Is fear of ridicule also a factor? Probably. I’d be surprised if sincere sasquatch witnesses weren’t a bit worried about appearing nuts — I know I’d be leery in their shoes.

  33. DWA responds:

    Daniel:

    Going with everything you’ve said, I don’t think the returns we’re talking about explain what people have been seeing, which is really my point. They sure do explain what’s on Youtube.

    And we probably have to agree to disagree on the subject of people honestly misidentifying known phenomena as sasquatch. I don’t think that happens. I believe an observer has to have a sasquatch rubbed in his face to say so; many eyewitnesses sound as if they only wish they were lying. The biggest animal I’ve ever seen that I was utterly unable to identify comes down to three possibilities: melanistic whitetail deer; wild boar; bear. Period. It was not an unclassified animal. And I can’t even put an ID behind that conclusion.

    I think most people think like me when it comes to stuff like this. It’s just that the ones who have seen a sasquatch have had a sasquatch rubbed in their faces.

  34. jerrywayne responds:

    A reply to DWA.

    1. Sanderson certainly ascribed to “monster reports” in other regions (he was nothing if not easily persuaded), but he sold the notion of “America’s Abominable Snowman” by appealing to the alleged vast and isolated Great North West where anything could be hiding. Now, we are told, it is even more plausible that our friend Bigfoot is living amongst us, everywhere and anywhere it seems. I suggest this is just ad hoc theorizing to cover the proliferation of “monster stories” that have increased over the last few decades.

    2. I never made a “presumption” about “mainstream science” at all. I was suggesting this: over the last few decades, Bigfoot advocates have accepted a range of Bigfoot habitat that is truly staggering (virtually every state on the continent). So, you have this paradox: Apes as big as grizzly bears have a habitat as large as the common opossum, are seen walking down roads, standing in bean fields, peeping into trailer homes, searching through dumpsters, visiting streams and other waterways, terrorizing Lovers Lane smoochers, etc., etc. And, all the while, there are amateur cryptozoologists, and professional ones, looking for said great apes, joined in by occasional law enforcement, trackers, hunters, interested and assorted lay folk, game wardens, “monster hunters”, more people with camcorders and video phones, and, even a scientist or two. Now remember, it is your contention that Giant Apes live in the wild throughout the land, and you base this primarily on “sighting lists”. So, we have hundreds of sightings, all over the place, but no definitive evidence whatsoever of a real animal causing these sightings. This may be no problem for you, but give me the “dark northwest”, any day. There, as Sanderson once charmed us, anything could be living undetected.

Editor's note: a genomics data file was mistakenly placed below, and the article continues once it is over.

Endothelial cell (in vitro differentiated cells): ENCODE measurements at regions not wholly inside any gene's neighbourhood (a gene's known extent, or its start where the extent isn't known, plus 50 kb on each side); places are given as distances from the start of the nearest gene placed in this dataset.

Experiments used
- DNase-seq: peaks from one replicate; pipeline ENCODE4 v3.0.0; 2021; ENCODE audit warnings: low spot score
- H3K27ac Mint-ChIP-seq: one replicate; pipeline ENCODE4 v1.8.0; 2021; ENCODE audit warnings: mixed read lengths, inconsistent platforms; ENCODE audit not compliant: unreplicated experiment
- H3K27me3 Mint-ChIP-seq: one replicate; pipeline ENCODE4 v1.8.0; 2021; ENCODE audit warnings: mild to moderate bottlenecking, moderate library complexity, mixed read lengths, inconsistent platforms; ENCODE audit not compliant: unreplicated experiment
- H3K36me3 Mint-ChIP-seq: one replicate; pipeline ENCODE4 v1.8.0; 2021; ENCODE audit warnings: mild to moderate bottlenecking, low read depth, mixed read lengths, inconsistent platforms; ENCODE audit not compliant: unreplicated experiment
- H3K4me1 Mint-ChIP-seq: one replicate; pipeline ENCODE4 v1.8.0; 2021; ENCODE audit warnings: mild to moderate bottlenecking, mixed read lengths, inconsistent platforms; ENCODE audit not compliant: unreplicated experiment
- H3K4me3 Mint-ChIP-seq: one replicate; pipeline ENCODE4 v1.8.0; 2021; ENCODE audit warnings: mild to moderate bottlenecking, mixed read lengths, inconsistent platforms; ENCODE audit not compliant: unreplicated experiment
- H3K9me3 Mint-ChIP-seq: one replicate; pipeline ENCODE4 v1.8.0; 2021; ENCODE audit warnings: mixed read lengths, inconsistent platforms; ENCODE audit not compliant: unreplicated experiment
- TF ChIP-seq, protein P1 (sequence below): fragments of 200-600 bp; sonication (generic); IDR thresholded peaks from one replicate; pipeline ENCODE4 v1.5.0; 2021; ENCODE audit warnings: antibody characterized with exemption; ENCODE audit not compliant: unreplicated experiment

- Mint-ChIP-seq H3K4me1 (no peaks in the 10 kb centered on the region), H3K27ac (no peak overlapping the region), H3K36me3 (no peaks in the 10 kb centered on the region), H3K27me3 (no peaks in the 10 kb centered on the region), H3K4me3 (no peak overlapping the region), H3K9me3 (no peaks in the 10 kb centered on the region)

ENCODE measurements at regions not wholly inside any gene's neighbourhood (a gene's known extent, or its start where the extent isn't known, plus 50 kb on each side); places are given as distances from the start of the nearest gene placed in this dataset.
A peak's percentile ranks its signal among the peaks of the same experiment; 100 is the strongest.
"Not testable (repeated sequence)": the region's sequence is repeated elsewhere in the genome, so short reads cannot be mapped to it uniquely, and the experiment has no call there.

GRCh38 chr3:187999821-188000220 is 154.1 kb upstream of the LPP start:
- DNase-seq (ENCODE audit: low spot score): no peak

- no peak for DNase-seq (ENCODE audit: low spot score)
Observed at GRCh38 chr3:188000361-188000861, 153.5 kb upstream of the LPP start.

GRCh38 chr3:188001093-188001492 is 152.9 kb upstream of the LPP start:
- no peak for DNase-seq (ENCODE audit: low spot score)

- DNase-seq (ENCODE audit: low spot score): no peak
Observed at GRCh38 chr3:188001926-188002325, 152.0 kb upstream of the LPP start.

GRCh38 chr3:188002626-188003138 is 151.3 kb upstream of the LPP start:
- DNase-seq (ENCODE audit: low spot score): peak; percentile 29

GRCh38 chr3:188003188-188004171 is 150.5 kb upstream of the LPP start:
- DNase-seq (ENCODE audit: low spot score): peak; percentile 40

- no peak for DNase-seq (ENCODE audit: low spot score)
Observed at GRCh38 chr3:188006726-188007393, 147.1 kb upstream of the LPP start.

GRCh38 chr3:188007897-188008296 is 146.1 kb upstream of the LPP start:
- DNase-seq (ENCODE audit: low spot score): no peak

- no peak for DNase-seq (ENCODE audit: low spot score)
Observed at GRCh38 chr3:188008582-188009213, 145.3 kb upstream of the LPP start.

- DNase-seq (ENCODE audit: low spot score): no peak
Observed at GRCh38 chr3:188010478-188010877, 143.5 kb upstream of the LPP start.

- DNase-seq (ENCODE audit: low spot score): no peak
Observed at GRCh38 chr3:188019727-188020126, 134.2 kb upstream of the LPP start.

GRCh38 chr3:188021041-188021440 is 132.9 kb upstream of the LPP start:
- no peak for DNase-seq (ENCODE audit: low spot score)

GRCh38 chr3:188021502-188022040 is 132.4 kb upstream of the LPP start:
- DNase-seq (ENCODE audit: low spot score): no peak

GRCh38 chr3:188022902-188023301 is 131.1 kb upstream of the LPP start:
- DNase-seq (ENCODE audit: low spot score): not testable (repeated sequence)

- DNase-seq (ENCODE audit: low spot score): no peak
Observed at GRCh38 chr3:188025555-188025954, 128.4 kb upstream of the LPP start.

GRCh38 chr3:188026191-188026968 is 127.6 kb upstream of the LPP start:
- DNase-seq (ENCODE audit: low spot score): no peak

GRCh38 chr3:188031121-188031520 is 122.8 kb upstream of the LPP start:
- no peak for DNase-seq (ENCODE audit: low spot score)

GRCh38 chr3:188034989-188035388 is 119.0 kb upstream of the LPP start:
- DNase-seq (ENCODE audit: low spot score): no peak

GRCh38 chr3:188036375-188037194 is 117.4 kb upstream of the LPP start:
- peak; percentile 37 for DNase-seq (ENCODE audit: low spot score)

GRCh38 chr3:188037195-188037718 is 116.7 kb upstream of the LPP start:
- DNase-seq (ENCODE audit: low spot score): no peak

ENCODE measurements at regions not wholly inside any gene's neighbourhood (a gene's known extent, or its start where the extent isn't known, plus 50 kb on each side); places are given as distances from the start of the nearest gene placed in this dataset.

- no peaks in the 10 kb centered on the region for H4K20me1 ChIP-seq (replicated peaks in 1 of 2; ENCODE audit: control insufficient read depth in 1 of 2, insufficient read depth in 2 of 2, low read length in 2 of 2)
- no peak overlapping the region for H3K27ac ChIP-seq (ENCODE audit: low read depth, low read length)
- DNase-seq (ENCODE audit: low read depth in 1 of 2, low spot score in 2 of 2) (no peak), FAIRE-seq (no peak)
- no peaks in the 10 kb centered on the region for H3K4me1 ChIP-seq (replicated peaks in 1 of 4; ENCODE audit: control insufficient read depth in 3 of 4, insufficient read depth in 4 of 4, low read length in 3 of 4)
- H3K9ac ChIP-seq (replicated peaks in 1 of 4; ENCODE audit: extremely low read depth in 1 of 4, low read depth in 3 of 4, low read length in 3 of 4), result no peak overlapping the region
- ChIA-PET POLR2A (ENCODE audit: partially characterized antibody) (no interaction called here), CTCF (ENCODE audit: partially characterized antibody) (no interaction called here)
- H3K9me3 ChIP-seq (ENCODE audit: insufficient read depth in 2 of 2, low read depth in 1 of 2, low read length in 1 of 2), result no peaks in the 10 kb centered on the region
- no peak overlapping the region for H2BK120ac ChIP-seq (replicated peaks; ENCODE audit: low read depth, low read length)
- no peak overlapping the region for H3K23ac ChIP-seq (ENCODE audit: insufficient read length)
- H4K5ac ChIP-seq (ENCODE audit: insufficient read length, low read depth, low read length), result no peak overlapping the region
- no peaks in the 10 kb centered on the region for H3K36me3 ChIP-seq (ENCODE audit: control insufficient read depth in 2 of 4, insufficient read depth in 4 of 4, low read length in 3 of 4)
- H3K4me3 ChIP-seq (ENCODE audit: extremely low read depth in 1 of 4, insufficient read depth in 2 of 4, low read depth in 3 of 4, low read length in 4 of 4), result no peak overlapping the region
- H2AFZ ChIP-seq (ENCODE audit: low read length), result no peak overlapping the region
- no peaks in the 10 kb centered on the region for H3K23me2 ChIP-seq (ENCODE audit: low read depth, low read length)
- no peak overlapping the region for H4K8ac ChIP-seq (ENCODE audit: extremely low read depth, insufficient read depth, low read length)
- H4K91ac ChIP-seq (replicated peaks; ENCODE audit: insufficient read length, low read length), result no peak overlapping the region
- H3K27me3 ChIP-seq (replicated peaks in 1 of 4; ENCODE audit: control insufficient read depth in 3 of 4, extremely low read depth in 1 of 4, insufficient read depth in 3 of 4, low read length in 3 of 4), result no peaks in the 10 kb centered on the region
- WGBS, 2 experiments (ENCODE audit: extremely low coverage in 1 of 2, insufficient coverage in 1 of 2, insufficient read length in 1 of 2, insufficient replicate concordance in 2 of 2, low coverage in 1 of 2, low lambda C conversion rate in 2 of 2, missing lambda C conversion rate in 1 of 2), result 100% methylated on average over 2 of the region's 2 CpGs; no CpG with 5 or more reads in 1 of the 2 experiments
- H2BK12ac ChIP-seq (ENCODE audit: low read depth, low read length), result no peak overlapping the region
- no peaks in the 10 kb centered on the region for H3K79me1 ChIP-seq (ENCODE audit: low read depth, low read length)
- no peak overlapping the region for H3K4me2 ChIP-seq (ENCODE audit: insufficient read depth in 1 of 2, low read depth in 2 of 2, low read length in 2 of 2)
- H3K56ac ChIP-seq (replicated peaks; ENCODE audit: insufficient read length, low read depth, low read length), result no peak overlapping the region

3. I beg to differ with you concerning how far back Bigfoot accounts go. Suffice it to say, as a child, I heard of no “America’s abominable snowman” stories (and I lived in the country at times). I first heard of such stories by way of Sanderson’s articles (written not for science journals, but for men’s adventure magazines!) and they centered on the great northwest. Over time, when Bigfoot became a household term, promoted by “monster” and mystery mongering TV shows, more and more people began seeing, or hearing of “sightings”, seemingly everywhere. And today, even in good old Texas, we have our own “sightings” from time to time. I simply suggest that such phenomena may have an explanation that has nothing tangent to do with Giant Apes loose in the land.

  35. Daniel Loxton responds:

    DWA writes,

    And we probably have to agree to disagree on the subject of people honestly misidentifying known phenomena as sasquatch. I don’t think that happens.

    I don’t wish to take this thread too far off topic, but I must say my personal experience differs from this position.

    As I’ve mentioned on other threads, I was a shepherd in the Northern British Columbia wilderness for 10 years. In that time, of course, I and my colleagues had no end of wildlife encounters (not to mention thousands of domestic sheep sightings per minute). Some of those sightings generated misidentification errors.